“Jim was often a companion, loving it when locals asked if he knew the boss – his clothes and manner causing their mistake. He also saw them buy even single pages, their appetite so acute, and dreamed of a continent-wide publication. To help this longing he met presidents, ministers, journalists, musicians and great quantities of potential readership.”
Colleagues at City Press would tell stories of how Bailey would venture into the townships under the cover of darkness to enjoy a drink or two. Few whites would do that.
Smith said Bailey poured a lot of money into Drum. He sold his huge inherited farm in the Karoo and started other journals (Golden City Post included) to bolster Drum’s finances. But his precious publication was often banned, its crusading style even less welcome in the new nations than in the old South Africa.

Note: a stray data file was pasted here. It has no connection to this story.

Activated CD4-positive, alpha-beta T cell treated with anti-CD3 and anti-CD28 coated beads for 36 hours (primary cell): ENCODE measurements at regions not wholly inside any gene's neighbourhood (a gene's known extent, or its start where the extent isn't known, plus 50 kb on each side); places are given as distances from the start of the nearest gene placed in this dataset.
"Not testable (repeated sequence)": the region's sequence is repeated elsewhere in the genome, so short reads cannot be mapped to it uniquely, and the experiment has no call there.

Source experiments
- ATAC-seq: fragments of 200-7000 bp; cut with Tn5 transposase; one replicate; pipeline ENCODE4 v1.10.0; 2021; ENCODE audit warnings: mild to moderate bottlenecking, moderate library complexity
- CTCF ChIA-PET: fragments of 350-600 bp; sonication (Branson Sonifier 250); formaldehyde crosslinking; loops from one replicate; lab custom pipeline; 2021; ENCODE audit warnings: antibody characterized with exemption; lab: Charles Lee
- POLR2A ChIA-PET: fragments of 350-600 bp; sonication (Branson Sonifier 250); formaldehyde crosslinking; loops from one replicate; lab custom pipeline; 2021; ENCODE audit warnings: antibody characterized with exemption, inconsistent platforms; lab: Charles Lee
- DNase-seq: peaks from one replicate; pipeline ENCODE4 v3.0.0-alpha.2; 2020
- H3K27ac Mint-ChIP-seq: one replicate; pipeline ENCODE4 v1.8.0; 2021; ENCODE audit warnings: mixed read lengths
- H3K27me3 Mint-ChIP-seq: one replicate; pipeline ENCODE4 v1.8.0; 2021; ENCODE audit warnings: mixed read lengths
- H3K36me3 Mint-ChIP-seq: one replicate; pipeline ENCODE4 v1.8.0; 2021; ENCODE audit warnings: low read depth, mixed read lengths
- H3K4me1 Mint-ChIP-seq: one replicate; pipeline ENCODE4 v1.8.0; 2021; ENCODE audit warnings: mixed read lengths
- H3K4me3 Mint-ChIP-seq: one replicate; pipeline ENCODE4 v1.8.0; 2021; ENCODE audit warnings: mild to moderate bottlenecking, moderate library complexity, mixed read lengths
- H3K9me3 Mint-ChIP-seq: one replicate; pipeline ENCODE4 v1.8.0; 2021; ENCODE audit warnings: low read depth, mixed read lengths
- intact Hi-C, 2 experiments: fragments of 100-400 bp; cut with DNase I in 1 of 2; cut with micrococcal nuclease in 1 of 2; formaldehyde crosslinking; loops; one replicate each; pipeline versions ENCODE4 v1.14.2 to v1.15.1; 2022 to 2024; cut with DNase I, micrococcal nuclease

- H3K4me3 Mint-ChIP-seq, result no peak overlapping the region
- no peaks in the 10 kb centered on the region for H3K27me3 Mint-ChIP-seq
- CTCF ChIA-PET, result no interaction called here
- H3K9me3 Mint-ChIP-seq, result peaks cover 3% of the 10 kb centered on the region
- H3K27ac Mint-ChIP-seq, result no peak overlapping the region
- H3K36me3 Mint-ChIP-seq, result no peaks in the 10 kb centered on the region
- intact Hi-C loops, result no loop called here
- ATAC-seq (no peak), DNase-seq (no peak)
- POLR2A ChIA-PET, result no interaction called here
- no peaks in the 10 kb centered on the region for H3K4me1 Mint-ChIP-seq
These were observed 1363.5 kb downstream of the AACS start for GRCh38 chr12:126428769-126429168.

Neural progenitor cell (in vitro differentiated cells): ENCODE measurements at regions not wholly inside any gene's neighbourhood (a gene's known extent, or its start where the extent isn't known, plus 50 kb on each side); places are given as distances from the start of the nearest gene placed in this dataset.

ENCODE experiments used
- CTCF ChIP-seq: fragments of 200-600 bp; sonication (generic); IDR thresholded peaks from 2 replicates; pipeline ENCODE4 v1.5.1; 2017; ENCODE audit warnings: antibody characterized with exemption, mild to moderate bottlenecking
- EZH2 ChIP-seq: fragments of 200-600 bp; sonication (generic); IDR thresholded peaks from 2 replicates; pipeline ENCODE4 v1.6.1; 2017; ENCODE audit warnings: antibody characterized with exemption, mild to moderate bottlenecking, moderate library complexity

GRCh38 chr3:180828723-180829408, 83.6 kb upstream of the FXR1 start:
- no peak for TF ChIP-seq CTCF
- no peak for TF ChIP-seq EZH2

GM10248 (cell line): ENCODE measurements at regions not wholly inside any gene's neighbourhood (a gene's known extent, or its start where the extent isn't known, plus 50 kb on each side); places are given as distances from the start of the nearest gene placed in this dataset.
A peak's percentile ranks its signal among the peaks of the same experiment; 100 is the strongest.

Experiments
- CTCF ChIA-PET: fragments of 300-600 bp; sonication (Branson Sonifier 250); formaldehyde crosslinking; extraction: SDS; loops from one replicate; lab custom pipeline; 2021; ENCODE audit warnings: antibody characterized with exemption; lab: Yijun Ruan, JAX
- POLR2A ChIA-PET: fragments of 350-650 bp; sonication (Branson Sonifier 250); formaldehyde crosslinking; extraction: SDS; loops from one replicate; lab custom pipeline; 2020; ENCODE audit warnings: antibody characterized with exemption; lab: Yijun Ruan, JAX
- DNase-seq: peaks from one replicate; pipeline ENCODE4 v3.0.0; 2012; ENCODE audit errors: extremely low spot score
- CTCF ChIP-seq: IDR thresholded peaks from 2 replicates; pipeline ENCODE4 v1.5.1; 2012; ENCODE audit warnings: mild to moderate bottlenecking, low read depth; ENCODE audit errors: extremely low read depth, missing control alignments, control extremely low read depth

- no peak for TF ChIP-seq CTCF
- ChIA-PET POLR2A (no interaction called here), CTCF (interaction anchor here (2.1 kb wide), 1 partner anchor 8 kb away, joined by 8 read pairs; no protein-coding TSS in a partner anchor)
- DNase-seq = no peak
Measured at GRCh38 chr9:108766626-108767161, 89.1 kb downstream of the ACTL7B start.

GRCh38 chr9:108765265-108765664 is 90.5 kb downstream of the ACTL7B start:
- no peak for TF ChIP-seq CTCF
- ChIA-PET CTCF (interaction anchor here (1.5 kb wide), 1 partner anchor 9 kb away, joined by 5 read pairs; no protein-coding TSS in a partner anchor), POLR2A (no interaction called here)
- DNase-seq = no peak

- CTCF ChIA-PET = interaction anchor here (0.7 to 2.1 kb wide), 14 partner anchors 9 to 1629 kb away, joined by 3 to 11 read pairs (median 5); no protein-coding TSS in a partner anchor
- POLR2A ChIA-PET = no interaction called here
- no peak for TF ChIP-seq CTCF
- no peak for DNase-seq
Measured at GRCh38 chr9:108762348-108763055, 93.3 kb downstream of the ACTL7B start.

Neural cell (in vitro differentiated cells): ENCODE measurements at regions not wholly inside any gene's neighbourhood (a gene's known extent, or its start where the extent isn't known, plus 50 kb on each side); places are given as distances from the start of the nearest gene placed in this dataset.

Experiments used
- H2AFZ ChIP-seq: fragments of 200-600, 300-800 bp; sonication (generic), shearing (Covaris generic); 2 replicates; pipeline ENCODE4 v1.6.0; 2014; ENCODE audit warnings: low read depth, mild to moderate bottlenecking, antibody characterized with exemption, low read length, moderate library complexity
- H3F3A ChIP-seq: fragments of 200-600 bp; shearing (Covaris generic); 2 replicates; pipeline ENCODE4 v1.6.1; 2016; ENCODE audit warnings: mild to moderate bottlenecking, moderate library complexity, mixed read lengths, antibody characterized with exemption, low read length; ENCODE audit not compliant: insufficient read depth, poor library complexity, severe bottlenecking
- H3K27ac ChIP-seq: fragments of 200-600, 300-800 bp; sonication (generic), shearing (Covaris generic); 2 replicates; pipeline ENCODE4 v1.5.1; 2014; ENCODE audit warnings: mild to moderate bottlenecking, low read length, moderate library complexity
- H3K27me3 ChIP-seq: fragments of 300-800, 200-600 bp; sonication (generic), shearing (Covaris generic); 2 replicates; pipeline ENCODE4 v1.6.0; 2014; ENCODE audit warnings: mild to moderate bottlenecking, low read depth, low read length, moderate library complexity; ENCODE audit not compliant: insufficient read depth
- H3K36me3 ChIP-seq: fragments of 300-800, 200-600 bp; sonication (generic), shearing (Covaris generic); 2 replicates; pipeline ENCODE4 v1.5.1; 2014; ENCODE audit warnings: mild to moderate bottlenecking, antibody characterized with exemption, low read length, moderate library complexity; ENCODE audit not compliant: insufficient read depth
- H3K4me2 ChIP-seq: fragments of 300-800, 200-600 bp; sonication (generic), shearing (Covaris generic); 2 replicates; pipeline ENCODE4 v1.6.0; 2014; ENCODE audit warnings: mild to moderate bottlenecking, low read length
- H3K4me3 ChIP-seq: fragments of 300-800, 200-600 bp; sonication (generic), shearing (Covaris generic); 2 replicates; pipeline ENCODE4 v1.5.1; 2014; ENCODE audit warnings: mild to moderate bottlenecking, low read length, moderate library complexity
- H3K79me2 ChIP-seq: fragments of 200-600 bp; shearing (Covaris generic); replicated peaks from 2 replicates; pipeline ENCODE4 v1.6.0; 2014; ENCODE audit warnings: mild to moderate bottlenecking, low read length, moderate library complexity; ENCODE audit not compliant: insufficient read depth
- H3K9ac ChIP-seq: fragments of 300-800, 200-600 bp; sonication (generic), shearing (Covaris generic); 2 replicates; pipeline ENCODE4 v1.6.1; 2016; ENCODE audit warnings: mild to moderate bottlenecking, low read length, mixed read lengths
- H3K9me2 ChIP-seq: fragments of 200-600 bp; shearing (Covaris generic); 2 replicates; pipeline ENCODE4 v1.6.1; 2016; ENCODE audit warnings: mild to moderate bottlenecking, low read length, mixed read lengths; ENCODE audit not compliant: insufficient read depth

In the end, bit by bit, it had to go.
Alas, observed Smith, Africa got in the way of his dream. Its distances were too huge, its roads and railways too often temporary. Worse, a Nigerian is not noticeably interested in Sudanese or Zambian affairs – any more than, or even less than, the average Briton cares for Finnish or Turkish politics.
Colleagues at City Press would tell stories of how Bailey would venture into the townships under the cover of darkness to enjoy a drink or two. Few whites would do that. Apartheid policies prohibited whites from entering black locations without the necessary official permission, so venturing in had its delights and dangers.
But Bailey was not your average white, he was also powerful to boot. He had to be. The story of Drum magazine is as legendary as the man himself.